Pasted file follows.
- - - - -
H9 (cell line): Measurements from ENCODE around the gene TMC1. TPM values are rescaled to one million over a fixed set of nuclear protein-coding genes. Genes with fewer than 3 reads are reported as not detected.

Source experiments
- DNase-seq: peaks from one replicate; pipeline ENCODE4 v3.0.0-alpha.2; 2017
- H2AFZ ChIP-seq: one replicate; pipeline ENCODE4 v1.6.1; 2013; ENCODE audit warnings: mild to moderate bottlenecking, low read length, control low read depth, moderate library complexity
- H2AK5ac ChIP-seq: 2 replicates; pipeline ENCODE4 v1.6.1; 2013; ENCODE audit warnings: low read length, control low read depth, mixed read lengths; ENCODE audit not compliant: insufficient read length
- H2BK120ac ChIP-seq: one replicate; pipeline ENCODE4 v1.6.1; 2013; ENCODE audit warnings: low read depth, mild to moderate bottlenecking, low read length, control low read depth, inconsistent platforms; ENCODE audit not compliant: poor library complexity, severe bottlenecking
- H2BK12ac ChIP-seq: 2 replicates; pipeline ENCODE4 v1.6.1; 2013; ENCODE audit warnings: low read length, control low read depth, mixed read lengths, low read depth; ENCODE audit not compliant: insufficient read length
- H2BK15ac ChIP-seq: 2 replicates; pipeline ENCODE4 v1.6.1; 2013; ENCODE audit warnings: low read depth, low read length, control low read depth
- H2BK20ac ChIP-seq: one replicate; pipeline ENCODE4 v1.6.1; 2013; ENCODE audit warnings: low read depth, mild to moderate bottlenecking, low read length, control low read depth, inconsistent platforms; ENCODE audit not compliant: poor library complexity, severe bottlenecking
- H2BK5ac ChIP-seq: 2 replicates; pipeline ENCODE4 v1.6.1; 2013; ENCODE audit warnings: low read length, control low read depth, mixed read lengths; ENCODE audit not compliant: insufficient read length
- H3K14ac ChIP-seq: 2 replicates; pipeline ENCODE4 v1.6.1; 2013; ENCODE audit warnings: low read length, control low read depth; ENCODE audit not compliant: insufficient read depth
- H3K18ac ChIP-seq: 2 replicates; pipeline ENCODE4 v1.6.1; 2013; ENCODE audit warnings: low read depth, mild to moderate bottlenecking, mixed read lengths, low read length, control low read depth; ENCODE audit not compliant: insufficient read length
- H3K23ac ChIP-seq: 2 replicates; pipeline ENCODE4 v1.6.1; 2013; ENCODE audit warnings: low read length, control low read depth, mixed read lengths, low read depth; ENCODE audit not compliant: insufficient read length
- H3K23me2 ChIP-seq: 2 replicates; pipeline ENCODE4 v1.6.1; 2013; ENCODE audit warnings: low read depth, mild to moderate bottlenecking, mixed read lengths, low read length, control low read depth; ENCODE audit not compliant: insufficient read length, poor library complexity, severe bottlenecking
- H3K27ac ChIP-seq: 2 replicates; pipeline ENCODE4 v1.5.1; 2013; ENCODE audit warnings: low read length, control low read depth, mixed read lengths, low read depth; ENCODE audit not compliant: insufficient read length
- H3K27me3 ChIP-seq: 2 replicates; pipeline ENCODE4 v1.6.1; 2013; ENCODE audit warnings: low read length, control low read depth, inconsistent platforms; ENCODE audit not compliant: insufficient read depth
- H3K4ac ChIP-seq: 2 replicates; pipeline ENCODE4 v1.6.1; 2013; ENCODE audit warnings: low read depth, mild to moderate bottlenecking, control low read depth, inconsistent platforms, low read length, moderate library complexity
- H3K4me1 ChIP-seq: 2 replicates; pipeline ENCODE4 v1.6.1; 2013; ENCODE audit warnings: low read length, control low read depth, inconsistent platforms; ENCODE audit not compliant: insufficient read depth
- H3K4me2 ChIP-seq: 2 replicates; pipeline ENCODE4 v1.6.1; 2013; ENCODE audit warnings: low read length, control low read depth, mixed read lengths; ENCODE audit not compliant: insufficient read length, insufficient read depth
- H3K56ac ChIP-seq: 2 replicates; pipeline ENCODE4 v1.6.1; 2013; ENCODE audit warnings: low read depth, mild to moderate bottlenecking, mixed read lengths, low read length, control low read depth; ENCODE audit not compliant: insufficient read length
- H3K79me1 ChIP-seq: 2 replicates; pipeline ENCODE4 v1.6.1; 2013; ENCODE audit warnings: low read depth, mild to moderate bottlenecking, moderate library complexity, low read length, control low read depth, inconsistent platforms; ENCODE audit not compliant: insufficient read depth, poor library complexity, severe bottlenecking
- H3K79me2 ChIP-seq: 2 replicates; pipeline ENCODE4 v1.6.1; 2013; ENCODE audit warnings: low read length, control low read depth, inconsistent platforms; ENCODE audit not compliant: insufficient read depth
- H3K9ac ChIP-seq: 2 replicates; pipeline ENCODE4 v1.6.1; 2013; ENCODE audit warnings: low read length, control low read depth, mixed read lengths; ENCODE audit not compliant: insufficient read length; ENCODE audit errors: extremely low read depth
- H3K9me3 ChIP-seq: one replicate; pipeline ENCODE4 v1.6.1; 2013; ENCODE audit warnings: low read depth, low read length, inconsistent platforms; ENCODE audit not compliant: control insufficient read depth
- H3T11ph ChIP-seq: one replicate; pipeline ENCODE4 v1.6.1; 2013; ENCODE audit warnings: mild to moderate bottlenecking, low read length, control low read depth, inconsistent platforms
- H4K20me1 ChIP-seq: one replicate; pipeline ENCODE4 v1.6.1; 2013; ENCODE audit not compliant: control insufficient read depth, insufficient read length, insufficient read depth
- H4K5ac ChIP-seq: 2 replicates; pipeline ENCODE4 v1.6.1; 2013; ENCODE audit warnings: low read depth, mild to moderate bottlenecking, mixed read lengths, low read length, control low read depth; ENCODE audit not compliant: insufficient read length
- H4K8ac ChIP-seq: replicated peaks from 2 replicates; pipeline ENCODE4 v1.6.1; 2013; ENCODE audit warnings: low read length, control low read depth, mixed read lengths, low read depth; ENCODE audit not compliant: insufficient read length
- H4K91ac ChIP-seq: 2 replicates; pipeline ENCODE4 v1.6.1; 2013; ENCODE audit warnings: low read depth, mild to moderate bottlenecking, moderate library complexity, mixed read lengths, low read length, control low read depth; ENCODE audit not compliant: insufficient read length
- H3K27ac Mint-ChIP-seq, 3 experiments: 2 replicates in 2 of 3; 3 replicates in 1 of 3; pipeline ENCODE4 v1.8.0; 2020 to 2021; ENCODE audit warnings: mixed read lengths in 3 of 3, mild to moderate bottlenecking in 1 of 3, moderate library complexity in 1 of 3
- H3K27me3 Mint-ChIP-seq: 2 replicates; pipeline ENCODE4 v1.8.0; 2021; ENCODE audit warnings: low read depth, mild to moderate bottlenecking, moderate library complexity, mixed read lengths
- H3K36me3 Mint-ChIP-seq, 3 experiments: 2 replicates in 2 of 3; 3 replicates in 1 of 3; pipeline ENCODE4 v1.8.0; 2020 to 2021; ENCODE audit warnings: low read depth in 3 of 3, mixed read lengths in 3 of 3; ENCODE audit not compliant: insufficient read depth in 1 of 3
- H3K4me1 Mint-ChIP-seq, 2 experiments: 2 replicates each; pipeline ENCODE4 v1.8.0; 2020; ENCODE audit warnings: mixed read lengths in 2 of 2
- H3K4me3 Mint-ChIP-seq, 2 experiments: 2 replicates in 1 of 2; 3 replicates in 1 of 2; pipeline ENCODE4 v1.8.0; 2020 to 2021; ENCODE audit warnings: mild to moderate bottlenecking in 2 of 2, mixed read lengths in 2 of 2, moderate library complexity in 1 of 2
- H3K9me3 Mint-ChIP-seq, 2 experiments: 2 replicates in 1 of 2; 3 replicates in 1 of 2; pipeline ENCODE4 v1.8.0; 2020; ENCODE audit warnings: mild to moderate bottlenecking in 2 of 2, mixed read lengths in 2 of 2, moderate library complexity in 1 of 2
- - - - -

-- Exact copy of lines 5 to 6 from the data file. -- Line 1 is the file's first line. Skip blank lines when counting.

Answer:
- H2AK5ac ChIP-seq: 2 replicates; pipeline ENCODE4 v1.6.1; 2013; ENCODE audit warnings: low read length, control low read depth, mixed read lengths; ENCODE audit not compliant: insufficient read length
- H2BK120ac ChIP-seq: one replicate; pipeline ENCODE4 v1.6.1; 2013; ENCODE audit warnings: low read depth, mild to moderate bottlenecking, low read length, control low read depth, inconsistent platforms; ENCODE audit not compliant: poor library complexity, severe bottlenecking